2. State Legislatures cannot make laws on those matters enumerated in the Concurrent List on which Central legislation already exists.

Choose the correct answer using the codes below: 

Solution:  
  • The Parliament has exclusive powers to make laws concerning any of the matters enumerated in the Union List and Residuary list.

  • Both the Parliament and state legislature can make laws concerning any of the matters enumerated in the Concurrent List even if a Central law exists. But, laws made by the state should not contravene Central laws.

QUESTION: 8

In case of a conflict between the Central law and the state law on a subject enumerated in the Concurrent List, which of the following is possible? 

1. Central law prevails over the state law. 

2. State law prevails if it has received Presidential assent. 

3. State law prevails of Governors of two or more states have approved the same legislation.

Choose the correct answer using the codes below.

Solution:  
  • The Constitution expressly secures the predominance of the Union List over the State List and the Concurrent List and that of the Concurrent List over the State List. Thus, in case of overlapping between the Union List and the State List, the former should prevail. 

  • In case of overlapping between the Union List and the Concurrent List, it is again the former which should prevail. Where there is a conflict between the Concurrent List and the State List, it is the former that should prevail.

  • In case of a conflict between the Central law and the state law on a subject enumerated in the Concurrent List, the Central law prevails over the state law.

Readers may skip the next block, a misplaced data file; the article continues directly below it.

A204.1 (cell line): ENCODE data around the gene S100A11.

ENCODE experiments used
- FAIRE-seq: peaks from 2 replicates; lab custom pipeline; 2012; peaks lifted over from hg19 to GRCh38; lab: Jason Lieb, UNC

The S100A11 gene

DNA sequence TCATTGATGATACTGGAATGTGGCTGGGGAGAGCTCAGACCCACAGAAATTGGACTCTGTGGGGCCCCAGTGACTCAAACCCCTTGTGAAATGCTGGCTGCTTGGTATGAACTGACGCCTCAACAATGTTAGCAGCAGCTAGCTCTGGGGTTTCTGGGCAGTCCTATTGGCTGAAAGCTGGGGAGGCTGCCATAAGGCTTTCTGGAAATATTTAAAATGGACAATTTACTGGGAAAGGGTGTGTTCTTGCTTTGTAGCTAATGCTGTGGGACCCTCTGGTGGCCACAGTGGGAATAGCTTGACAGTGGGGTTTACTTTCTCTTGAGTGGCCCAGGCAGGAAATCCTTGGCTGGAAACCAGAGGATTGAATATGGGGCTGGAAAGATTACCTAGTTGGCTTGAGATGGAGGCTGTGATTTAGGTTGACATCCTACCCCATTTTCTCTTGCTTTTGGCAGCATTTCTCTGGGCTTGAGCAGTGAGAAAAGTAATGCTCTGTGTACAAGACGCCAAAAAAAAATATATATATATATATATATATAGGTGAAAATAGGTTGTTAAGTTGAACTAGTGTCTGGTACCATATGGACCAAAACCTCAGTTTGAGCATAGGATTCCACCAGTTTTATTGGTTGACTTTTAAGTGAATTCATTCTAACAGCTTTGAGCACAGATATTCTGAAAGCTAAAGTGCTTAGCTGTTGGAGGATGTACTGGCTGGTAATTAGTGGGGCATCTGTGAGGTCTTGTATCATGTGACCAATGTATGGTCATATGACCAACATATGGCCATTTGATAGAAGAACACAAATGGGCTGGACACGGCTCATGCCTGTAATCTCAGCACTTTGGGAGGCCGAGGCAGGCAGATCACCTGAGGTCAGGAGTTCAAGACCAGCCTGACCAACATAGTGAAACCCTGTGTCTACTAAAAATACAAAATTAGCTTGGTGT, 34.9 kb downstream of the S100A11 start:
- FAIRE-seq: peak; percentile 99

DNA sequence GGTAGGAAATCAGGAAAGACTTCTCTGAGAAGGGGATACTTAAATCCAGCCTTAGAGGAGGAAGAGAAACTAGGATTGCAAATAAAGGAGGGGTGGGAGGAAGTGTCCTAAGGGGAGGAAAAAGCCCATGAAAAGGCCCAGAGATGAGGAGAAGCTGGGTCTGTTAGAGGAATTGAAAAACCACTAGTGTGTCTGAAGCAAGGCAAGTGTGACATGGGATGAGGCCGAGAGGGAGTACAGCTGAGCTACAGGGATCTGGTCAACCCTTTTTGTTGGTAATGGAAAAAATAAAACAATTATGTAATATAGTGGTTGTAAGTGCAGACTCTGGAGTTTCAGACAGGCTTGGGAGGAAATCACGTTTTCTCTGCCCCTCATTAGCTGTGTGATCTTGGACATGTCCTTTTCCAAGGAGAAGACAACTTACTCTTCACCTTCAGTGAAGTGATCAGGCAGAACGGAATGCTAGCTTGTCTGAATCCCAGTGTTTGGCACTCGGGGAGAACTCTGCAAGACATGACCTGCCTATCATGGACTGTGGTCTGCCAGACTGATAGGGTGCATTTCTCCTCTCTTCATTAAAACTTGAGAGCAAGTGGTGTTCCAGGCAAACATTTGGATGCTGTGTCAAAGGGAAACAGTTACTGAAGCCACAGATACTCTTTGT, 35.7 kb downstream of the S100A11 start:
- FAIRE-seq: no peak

• But, there is an exception. If the state law has been reserved for the consideration of the president and has received his assent, then the state law prevails in that state. But, it would still be competent for the Parliament to override such a law by subsequently making a law on the same matter.

QUESTION: 9

If the Union Parliament wishes to move a matter from Concurrent List to the Union List, which of these follows? 

Solution:  
  • The Rajya Sabha is an institutional mechanism to provide representation to the States. Its purpose is to protect the powers of the States.

  • In matters of the concurrent list, both the Parliament and State Legislatures can make laws.

  • Therefore, any matter that affects the States must be referred to as Rajya Sabha for its consent and approval.

  • Thus, if the Union Parliament wishes to remove a matter from the State list (over which only the State Legislature can make law) or to either the Union List or Concurrent List in the interest of the nation, the approval of the Rajya Sabha is necessary.

  • The same is true when a matter needs to be moved from Concurrent List to the Union list.

  • This provision adds to the strength of the Rajya Sabha.

QUESTION: 10

Consider the following statements about the administrative relations between the centre and the states: 

1. President's rule can be imposed in the state which has willfully denied complying with the centre's directions. 

2. The duty to execute the laws made under the concurrent list by the Parliament lies with the centre unless provided otherwise.

Choose the correct answer using the codes below: 

Solution:  
  • Article 356 empowers the centre to impose President's rule in case a state has failed to comply with its directions. But if the state is incapable of doing the same on some genuine grounds, it cannot be imposed. If done so, the courts can intervene.

  • The legislation under the concurrent list enacted by the Parliament should be executed by the states unless provided otherwise.